What makes readers care about your story?
What are stakes? Quite simply, they are the consequences if the protagonist fails. What will s/he lose?
The world could end; the lovers may not get together; the serial killer might claim more victims, etc.
I recently read H.R. D’Costa’s craft book Story Stakes. My copy is now full of yellow highlighter markings because she makes her points clearly and concisely. Her style is straightforward, logical, and easy to follow.
Using specific examples, D’Costa lists 11 types of stakes to “increase tension and reader engagement.” Screenwriters are experts at creating high stakes, therefore many of her examples are from films. But the same principles apply to books.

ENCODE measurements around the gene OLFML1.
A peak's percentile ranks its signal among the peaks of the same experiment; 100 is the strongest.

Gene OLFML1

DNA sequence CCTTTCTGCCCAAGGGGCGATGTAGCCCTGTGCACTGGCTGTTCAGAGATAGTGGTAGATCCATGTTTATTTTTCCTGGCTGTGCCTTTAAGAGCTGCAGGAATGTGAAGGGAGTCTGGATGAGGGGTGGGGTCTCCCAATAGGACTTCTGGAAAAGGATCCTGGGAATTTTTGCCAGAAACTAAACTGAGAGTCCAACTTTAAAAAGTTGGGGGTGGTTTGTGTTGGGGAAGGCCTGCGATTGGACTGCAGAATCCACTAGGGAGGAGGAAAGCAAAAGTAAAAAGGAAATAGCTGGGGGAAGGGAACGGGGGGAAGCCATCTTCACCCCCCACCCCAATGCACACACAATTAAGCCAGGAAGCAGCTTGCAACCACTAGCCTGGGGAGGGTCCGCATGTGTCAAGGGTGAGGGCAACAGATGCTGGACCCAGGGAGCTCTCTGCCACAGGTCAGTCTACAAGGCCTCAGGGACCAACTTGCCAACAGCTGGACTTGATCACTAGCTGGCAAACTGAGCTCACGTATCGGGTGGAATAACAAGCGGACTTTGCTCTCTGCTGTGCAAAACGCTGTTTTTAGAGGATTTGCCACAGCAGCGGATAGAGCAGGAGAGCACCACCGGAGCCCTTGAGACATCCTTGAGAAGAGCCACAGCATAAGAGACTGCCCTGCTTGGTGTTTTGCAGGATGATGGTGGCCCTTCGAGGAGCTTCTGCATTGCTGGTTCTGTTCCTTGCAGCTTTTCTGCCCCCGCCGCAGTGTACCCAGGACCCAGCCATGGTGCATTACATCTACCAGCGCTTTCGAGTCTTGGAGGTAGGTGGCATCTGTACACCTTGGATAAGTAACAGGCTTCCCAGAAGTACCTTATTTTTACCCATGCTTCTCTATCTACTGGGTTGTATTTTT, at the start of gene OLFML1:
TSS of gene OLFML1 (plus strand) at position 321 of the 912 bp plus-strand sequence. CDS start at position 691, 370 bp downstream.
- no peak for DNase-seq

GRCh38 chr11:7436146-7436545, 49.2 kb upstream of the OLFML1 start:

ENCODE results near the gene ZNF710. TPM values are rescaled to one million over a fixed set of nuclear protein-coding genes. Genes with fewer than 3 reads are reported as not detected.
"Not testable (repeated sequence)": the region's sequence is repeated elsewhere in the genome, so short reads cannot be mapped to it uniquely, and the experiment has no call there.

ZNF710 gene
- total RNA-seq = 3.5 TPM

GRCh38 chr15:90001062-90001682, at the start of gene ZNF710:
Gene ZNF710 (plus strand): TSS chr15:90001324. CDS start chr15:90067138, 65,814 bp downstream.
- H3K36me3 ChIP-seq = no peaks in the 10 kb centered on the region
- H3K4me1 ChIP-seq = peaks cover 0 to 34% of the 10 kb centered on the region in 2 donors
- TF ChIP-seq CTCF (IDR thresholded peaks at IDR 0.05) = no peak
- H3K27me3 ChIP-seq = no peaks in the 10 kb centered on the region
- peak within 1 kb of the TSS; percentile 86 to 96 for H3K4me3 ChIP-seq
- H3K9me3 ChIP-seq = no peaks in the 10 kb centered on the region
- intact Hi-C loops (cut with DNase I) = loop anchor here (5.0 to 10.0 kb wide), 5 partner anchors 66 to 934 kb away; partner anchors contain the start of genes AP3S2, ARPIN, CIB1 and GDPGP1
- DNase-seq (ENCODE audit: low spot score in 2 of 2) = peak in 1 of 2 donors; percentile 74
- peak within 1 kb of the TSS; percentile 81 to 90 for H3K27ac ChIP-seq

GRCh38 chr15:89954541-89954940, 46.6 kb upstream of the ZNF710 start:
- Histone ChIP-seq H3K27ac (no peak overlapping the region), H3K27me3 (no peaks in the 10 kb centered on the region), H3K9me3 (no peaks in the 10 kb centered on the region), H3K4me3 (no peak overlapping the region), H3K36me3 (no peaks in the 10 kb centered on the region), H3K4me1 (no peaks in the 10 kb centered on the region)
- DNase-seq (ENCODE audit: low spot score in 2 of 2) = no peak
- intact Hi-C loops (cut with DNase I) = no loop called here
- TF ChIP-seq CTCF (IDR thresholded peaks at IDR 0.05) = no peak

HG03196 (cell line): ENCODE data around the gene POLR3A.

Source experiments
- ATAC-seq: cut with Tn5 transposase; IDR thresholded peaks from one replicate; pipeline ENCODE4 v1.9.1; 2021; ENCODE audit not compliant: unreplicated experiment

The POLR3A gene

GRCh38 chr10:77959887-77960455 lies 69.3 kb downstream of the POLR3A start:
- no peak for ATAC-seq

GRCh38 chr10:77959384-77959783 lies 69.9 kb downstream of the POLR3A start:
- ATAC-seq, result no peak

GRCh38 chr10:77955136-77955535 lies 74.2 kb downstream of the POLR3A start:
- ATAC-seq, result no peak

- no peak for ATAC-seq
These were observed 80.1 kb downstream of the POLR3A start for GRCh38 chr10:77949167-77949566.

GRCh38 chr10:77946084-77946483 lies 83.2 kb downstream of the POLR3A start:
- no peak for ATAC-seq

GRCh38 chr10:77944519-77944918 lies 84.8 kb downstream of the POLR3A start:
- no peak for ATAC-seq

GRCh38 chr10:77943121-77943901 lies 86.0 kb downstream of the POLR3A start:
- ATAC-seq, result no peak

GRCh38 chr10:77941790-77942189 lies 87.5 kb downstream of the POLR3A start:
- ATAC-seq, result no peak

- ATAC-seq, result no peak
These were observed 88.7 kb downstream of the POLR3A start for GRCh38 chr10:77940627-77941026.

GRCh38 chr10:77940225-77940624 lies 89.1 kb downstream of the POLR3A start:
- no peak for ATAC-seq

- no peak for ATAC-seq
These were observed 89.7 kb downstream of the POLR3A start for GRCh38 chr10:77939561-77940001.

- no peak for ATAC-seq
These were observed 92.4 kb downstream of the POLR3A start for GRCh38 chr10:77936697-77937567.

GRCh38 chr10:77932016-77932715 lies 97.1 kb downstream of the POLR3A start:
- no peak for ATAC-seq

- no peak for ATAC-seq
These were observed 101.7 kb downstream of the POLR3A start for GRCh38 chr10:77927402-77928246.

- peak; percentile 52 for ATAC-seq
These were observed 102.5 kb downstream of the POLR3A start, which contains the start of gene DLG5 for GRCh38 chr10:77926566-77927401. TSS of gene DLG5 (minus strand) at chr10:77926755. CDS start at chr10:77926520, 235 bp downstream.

With her permission, here is her list:
Stake #1: General Protection – from the fate of an entire galaxy (Star Wars) to the safety of passengers on a booby-trapped bus (Speed), general protection focuses on the lives of others who will suffer if the hero fails.
Stake #2: Demise – physical death is the consequence to the hero or someone precious to him/her.
Stake #3: Livelihood – failure by the hero means loss of a job, profession, ability to support family, etc.
Stake #4: Freedom – the hero or someone close to him/her will go to prison or otherwise lose their freedom and autonomy.
Stake #5: Reputation – if the hero’s good name is besmirched, his/her legacy is disgraced. That can lead to other stakes coming into play, like the loss of respect/love of family and friends, or loss of livelihood.
Stake #6: Sanity – the hero could lose his/her mind. Gaslight (Ingrid Bergman, Charles Boyer) and Hitchcock movies like Vertigo and Rebecca explored this stake.